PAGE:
Health Experts, Mobile Service Providers Discuss Potential For Mobile Health In Africa At Summit
"Some 80 health professionals and telecom operators [met last week for the mHealth Africa Summit] in the Ghanaian capital Accra to explore ways to use mobile phones for better healthcare delivery," IRIN reports in an article that details a variety of successful projects relaying health information through cell phones in Africa. The article describes how mobile phones are being used in Africa to educate populations about HIV/AIDS, tuberculosis and improve maternal health, as well as to track medicines and other health supplies, including mosquito nets.
"An estimated 450 million people in Africa use mobile phones for everyday personal and business communications, but the technology is becoming increasingly useful for overburdened health workers struggling to reach large numbers of patients with few resources," the news service writes (12/3).
VOA News reports on how mobile phones are helping to connect patients in remote regions to health care services. The article describes how health workers in Bangalore, India, use cell phones to relay patient data gathered in remote regions back to hospitals for diagnosis. According to VOA News, the technology is currently being used "to help find cancer in early stages when it's still treatable."
The article describes research examining how mobile phones could be used to create a "phone-based vaccination registry." The piece quotes Moni Abraham, who heads the Department of Cancer at Narayan Hriduyalya hospital in India, Bill Gates, co-chair of the Bill & Melinda Gates Foundation, as well as several industry representatives (Sinha, 12/3).
In related news, KNA/Kenya Broadcasting Corporation reports the country recently launched a program that will allow consumers to uncover whether their medications are counterfeit through text messages. "Even though similar systems have been tried in Ghana and more recently in Nigeria, this is believed to be the first time the use of such an approach known as the mPedigree platform has been endorsed at cabinet level," according to the news service. "Esther Ogara, Manager of Kenya's e-Health policy, said that the adoption of the mPedigree platform in Kenya would help nip in the bud the growing prevalence of counterfeit medicines," KNA/KBC writes.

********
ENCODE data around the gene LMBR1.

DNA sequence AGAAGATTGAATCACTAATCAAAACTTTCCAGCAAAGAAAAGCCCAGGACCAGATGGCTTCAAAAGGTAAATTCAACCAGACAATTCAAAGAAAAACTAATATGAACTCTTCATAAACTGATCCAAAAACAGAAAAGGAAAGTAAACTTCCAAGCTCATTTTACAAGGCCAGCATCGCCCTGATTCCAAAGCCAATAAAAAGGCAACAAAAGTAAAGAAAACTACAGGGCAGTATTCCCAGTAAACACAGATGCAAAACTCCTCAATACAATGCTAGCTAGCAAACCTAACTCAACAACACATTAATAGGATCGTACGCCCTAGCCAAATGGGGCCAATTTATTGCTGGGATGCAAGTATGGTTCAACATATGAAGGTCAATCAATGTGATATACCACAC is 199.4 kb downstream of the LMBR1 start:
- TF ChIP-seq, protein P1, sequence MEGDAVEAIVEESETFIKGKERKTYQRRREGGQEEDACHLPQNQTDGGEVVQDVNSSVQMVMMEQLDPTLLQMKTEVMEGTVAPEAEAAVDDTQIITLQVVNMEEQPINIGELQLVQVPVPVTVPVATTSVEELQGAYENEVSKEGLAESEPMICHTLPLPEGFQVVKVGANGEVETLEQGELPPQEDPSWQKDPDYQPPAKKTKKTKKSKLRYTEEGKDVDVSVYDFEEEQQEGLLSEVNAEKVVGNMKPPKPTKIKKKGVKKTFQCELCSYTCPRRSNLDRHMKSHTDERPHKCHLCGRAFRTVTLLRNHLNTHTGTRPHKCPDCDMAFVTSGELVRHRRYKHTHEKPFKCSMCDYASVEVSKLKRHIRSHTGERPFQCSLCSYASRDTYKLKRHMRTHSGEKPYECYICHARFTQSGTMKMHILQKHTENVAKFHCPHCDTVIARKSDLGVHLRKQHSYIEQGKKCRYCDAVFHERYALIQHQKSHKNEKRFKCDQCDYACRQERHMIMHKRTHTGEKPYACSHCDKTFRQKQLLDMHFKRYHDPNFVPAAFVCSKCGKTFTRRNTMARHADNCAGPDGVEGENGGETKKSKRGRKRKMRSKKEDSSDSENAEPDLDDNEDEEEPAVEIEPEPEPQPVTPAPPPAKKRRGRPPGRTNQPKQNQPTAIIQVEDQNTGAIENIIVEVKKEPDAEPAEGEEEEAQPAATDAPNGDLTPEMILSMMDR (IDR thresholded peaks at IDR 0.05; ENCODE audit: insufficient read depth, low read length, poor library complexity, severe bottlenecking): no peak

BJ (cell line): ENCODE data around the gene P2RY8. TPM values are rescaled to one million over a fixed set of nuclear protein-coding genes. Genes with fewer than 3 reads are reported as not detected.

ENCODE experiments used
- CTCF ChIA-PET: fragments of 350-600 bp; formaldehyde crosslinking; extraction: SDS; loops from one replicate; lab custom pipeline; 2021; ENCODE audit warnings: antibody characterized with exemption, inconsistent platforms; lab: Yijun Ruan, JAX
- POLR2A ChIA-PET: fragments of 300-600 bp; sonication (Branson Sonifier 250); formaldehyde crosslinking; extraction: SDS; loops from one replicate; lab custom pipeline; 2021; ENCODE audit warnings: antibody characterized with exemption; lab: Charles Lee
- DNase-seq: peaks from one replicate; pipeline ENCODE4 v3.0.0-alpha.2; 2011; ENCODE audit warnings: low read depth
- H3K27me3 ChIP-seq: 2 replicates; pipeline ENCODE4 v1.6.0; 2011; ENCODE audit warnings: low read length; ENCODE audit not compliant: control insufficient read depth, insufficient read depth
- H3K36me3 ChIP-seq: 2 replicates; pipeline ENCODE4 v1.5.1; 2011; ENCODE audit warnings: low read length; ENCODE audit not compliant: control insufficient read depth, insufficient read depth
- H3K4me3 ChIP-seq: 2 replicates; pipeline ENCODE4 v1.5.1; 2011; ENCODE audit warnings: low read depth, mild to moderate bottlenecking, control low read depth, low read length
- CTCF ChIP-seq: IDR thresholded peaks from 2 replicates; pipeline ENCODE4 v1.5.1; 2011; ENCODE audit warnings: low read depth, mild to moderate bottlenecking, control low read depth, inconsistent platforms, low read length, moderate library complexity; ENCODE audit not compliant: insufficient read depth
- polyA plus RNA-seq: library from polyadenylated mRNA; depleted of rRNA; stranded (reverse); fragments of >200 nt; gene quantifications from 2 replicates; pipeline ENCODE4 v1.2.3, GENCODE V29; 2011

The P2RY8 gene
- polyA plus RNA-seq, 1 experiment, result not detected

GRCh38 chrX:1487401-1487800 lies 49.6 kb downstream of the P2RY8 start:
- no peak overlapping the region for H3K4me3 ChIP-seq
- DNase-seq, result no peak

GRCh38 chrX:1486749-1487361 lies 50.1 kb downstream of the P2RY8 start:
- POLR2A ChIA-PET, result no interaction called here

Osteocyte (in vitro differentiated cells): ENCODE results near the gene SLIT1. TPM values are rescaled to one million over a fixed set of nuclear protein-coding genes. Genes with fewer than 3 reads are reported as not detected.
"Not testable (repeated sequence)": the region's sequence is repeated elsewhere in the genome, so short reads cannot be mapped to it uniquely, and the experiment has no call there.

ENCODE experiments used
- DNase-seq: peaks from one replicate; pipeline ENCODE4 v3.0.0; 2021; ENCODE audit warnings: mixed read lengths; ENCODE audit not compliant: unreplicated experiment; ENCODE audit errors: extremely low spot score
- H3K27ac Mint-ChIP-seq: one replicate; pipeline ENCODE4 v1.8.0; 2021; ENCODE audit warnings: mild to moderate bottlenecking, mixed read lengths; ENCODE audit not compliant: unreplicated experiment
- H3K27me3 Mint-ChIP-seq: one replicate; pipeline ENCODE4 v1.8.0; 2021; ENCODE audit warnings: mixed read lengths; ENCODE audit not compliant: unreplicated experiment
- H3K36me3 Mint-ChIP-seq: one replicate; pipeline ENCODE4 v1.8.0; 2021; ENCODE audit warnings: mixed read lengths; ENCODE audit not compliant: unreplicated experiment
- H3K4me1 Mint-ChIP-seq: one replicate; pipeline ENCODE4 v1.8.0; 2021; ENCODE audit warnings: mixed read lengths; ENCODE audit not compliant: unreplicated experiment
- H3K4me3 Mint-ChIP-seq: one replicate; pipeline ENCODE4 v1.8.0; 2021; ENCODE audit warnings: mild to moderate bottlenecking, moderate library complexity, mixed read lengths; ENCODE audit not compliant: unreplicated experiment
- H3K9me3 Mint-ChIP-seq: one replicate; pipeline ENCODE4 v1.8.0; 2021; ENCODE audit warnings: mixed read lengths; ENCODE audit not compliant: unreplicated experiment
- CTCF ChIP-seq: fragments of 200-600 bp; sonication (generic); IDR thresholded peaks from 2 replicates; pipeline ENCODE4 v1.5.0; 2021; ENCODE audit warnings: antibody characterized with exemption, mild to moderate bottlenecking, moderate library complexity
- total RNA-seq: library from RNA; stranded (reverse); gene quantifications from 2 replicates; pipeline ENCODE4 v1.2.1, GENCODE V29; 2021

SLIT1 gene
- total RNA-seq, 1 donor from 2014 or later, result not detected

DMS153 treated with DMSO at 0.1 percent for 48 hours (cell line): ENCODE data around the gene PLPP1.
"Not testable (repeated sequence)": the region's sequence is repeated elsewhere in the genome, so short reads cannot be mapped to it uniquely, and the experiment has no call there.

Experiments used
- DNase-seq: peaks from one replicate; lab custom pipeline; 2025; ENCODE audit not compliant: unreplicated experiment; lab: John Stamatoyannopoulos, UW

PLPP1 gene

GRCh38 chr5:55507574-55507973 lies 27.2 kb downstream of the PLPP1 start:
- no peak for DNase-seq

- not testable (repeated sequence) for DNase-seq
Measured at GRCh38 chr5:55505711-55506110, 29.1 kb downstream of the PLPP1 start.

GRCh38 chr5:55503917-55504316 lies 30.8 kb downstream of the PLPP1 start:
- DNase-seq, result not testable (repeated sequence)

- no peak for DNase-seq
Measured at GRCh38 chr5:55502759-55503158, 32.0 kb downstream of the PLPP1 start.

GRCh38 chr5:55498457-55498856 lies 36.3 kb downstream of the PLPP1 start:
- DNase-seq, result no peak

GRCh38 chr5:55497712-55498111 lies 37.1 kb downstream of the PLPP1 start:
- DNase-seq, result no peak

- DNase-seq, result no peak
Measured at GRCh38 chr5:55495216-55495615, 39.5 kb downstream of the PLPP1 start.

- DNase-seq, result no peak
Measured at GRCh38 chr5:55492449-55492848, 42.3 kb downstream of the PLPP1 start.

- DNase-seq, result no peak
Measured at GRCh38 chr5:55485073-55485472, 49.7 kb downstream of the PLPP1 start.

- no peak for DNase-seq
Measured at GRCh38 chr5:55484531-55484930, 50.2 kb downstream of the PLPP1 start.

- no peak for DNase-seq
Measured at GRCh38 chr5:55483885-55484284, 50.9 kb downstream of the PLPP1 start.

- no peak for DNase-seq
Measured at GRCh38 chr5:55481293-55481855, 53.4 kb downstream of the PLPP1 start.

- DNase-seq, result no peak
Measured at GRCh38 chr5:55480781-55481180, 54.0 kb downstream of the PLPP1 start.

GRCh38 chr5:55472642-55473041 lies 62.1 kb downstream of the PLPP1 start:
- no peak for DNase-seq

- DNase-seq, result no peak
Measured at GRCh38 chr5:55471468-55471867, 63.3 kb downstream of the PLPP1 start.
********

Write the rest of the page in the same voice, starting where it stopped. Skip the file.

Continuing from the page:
The article details additional ways countries are using mobile phones to address health issues in Africa, as described by participants at the mHealth Africa Summit, including Lloyd Matowe of the Global Fund to Fight AIDS, Tuberculosis and Malaria, who "described the need for new technologies to monitor effective and equitable distribution on the large quantities of funds going into new programs in health in Africa," according to the news service. "He said that it is very important for medicines that are being subsidised in the 9-country pilot to reach the poor and needy, and technologies such as mobile phone applications can help prevent abuse," KNA/KBC writes (Wanja, 12/3).This is part of the Morning Briefing, a summary of health policy coverage from major news organizations. Sign up for an email subscription.